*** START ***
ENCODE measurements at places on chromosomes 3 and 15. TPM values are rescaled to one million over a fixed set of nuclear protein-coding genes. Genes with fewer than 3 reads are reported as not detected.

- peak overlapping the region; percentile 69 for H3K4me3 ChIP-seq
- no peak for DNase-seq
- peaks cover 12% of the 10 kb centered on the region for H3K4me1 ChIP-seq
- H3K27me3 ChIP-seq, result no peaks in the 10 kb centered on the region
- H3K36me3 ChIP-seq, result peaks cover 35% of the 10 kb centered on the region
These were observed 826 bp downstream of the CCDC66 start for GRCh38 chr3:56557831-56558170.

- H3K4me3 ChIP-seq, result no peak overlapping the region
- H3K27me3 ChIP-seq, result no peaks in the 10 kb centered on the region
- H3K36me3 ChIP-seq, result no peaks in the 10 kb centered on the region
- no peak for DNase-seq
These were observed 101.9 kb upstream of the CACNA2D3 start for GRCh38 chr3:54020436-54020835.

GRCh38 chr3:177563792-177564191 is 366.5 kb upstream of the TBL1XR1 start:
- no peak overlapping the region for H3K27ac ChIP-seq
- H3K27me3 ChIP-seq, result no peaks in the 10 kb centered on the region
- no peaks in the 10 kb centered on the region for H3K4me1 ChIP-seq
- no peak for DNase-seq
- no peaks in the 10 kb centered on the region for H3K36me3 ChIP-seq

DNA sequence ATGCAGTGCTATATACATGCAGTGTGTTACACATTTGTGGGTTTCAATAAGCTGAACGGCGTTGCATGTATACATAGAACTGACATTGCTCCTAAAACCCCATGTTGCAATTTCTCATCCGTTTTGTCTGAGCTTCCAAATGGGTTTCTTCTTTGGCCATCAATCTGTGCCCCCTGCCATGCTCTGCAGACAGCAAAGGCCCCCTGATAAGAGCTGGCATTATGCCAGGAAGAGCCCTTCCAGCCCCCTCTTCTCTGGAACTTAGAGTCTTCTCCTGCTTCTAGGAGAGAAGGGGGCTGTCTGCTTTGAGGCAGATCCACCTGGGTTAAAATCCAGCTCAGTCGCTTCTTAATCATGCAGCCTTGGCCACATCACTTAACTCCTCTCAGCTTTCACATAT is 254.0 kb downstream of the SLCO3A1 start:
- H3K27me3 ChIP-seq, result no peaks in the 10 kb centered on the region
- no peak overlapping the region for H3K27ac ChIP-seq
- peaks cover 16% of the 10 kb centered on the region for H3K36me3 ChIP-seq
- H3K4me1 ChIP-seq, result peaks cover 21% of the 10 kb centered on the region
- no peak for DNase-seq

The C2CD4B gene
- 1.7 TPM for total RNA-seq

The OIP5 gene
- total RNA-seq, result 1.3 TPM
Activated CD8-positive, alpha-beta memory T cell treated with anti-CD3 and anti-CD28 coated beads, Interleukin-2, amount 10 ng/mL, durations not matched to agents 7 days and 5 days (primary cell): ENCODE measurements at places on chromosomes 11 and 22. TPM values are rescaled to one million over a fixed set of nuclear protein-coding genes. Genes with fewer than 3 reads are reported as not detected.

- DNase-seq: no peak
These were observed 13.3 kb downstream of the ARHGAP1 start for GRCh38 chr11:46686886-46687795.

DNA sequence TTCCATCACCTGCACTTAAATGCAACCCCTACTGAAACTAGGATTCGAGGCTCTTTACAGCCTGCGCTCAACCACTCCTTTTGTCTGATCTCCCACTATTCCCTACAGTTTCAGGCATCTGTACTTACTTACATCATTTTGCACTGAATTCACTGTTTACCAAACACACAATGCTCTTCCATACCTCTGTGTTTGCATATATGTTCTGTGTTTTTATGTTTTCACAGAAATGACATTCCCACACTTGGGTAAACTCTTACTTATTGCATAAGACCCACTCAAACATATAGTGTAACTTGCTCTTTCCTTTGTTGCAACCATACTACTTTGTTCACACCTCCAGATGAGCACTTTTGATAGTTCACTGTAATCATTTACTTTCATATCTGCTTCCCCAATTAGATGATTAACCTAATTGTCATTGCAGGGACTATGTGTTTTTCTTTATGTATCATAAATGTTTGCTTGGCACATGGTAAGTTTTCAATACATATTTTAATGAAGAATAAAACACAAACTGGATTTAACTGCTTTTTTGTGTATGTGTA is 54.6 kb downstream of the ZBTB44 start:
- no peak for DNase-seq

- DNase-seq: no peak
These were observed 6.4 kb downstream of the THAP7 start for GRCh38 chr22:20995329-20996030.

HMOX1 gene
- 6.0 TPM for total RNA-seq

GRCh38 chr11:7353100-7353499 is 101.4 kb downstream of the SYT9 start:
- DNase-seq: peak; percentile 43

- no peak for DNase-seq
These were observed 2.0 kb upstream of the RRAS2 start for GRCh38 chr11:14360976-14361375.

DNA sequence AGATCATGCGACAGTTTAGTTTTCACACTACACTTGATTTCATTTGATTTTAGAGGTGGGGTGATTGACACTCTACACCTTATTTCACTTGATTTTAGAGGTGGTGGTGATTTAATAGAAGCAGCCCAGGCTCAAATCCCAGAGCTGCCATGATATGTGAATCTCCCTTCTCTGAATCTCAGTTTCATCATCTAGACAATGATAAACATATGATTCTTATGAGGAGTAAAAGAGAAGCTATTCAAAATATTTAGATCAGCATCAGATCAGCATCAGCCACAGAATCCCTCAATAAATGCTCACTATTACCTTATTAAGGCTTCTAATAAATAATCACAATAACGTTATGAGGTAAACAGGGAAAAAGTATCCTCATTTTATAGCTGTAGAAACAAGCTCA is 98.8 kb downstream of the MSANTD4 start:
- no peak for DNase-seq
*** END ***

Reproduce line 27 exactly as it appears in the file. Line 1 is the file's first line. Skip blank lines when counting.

The OIP5 gene